to test or not to test

I’m currently 12 days post IUI and I haven’t cracked yet. I still have yet to sneak into my bathroom and test in advance of my beta on Thursday morning. I keep debating when I should, if I should. I make the decision to do it and then I change my mind, feeling too hesitant and anxious.  And so I’ve come to one conclusion.

I have FOPOAS. 

Fear Of Peeing On A Stick.

That little stick has so much power over me. It can rip my heart out of my chest, sending my tear-streaked face down another dark spiral. Or it can quietly offer the promise of joy. That double line will stare back at me and whisper, you’ve been through so much, but the end of your heartache is near.

I stare at my unopened boxes of pregnancy tests and silently ask, are you going to be kind to me? I try to tap into my psychic powers and visualize which result it will be. But despite my attempts at reading the future and sweet talking those sticks into making a deal with me, I’m too afraid to know the answer.

One thing infertility and pregnancy loss has taught me is how to prepare for disappointment. So much so, that I experience preemptive depression during my two week wait. A subconscious progression from enthused and positive during the days leading up to ovulation, to slowly feeling more and more demoralized during the two weeks that follow. I start to doubt, start being afraid to think too positively, start being afraid of the let down. I become consumed with the idea that it’s another failed cycle, and quickly the sadness kicks in, the frustration, and the early depression. 

It’s in those moments I’m most tempted to test.

Those moments where I start to feel like I am going crazy. My knack for bracing for bad news and the added progesterone hormones create a perfect storm of torment and tears. I rationalize that no matter the news that the test brings, I can’t feel any worse. I’m already feeling this way because I’m so certain it will be negative. But maybe, just maybe it will be positive. That tiny sliver of hope that we all cling to as our life line. Just maybe, I’ll take the test and it will be positive, and I will be relieved of these horrible feelings.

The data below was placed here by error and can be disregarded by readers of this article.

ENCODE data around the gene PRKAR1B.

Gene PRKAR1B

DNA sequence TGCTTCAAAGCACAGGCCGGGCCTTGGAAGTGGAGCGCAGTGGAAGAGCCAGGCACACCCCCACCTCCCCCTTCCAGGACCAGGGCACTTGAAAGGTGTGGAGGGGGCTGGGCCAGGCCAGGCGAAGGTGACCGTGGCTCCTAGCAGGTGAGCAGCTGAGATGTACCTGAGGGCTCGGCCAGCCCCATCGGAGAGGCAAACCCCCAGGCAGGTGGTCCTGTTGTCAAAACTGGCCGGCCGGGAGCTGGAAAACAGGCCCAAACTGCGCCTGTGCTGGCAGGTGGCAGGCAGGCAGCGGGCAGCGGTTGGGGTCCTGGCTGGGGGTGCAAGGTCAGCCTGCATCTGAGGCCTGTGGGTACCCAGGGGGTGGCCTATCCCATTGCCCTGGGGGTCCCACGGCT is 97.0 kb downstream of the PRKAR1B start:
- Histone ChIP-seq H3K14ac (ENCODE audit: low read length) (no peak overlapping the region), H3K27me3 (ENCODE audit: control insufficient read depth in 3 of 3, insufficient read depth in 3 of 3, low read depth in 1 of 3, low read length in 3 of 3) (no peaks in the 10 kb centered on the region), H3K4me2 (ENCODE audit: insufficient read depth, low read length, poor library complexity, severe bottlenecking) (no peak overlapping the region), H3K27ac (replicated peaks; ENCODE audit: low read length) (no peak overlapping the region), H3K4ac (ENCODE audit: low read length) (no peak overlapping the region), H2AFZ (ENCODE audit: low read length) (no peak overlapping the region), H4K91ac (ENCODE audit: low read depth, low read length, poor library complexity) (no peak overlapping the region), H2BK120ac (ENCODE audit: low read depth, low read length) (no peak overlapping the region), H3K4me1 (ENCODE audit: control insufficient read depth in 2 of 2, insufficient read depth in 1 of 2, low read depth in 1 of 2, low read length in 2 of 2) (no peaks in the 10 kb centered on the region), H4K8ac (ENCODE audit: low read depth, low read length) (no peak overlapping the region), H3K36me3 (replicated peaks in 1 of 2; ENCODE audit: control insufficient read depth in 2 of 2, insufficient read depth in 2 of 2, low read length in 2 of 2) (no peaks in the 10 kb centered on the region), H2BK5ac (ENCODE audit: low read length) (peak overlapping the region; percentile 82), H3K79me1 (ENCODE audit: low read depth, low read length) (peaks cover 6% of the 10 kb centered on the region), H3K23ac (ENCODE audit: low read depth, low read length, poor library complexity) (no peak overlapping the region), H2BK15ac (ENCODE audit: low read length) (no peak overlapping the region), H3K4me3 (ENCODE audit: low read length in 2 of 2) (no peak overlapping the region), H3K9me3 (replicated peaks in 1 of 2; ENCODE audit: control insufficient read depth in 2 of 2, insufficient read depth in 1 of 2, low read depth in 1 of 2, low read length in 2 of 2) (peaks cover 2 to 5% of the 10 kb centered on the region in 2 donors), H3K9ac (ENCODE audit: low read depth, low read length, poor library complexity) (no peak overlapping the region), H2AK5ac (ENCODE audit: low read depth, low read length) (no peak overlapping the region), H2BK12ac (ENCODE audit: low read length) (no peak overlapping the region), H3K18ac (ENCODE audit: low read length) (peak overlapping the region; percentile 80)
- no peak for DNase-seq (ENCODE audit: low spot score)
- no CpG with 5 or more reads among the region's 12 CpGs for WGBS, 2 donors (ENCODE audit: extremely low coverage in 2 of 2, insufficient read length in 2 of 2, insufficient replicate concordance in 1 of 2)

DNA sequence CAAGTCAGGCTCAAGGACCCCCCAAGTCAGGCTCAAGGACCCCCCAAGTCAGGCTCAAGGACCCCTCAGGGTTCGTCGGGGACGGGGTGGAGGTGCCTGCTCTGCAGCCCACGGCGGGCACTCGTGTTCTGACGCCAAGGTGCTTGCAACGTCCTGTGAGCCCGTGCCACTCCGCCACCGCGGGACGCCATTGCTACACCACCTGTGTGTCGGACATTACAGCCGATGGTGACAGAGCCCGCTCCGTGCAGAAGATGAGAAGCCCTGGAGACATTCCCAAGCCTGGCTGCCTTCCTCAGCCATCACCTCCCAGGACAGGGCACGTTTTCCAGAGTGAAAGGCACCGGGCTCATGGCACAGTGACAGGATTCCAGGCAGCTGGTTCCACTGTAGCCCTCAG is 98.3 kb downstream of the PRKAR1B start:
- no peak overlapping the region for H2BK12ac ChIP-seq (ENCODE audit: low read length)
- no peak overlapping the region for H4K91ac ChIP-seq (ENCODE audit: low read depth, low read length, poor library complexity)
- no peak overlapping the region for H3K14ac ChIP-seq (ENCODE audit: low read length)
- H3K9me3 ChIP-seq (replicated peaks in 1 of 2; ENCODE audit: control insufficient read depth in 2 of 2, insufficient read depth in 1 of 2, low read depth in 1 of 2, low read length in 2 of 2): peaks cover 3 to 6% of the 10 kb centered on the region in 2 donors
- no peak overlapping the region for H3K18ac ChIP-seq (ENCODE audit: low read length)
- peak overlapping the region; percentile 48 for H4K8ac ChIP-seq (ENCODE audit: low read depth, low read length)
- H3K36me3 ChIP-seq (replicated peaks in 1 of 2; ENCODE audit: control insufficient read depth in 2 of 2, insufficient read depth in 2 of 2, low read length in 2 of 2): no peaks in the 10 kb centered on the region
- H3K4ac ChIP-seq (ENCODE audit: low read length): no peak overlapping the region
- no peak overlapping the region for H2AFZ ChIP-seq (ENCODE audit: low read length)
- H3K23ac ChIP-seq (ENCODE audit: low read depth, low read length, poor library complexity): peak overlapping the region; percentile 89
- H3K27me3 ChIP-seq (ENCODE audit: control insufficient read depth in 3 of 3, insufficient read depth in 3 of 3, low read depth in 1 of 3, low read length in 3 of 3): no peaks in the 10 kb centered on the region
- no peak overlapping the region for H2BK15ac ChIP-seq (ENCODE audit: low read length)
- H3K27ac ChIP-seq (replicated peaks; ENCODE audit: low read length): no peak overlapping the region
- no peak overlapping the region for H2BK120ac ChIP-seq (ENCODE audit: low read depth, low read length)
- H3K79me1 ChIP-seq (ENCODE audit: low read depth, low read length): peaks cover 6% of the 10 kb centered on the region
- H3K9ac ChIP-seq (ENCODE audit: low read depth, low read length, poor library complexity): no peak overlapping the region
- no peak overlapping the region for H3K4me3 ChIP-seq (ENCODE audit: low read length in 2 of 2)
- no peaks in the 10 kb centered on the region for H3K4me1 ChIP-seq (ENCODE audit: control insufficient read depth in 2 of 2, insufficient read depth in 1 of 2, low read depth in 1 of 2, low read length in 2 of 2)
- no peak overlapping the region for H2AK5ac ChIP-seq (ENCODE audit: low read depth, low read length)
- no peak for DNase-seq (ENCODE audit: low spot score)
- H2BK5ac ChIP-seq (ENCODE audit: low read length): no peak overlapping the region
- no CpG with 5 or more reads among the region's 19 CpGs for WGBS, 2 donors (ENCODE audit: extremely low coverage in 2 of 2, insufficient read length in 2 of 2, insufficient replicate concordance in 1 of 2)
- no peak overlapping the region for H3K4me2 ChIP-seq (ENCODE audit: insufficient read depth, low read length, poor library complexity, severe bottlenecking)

But still, I don’t test.

I worry the most about ambiguous results. Is it the trigger? Is it not the trigger? Is it too early? Maybe it’s not too early?

I worry about dragging out the pain of a negative result longer than I need to. If I test at 10DPO and it’s negative I will cry, even when I can rationalize that maybe it’s too early. And then I’ll spend 4 days feeling terrible and upset, only to get another confirmed negative through the beta, and have to relieve all those feelings over again.

And often, it’s my good moments that keep me from testing. The times where I feel okay and hopeful, and I don’t want the feeling ripped from me just yet. 

I will force myself to test before I get the call from the nurse with my beta results. I will prepare myself for either outcome. And if it’s not the news we want, we will pick up and try again, like we’ve done so many times before.

And in the meantime, I’ve made a list of my consolation prizes if I am not pregnant.

  1. Take a bunch of friends to Disneyland with our new passes and ride every roller coaster over and over again.
  2. Drink lots of wine. I haven’t had wine since my post BFN binge last cycle and every time I get a waft of that lovely liquid I miss it so!
  3. Drown myself in boba, my delicious caffeinated sugary treat that I feel too guilty to touch most of the time.
  4. Take a long, scorching hot bath, preferably while drinking wine and/or Boba.
  5. Repeat #1 – 4 until I am no longer crying!

hopeful but damaged

Flipping the channels the other morning I landed on Live with Kelly and Michael. I paused for a moment, thought about watching, then changed the channel.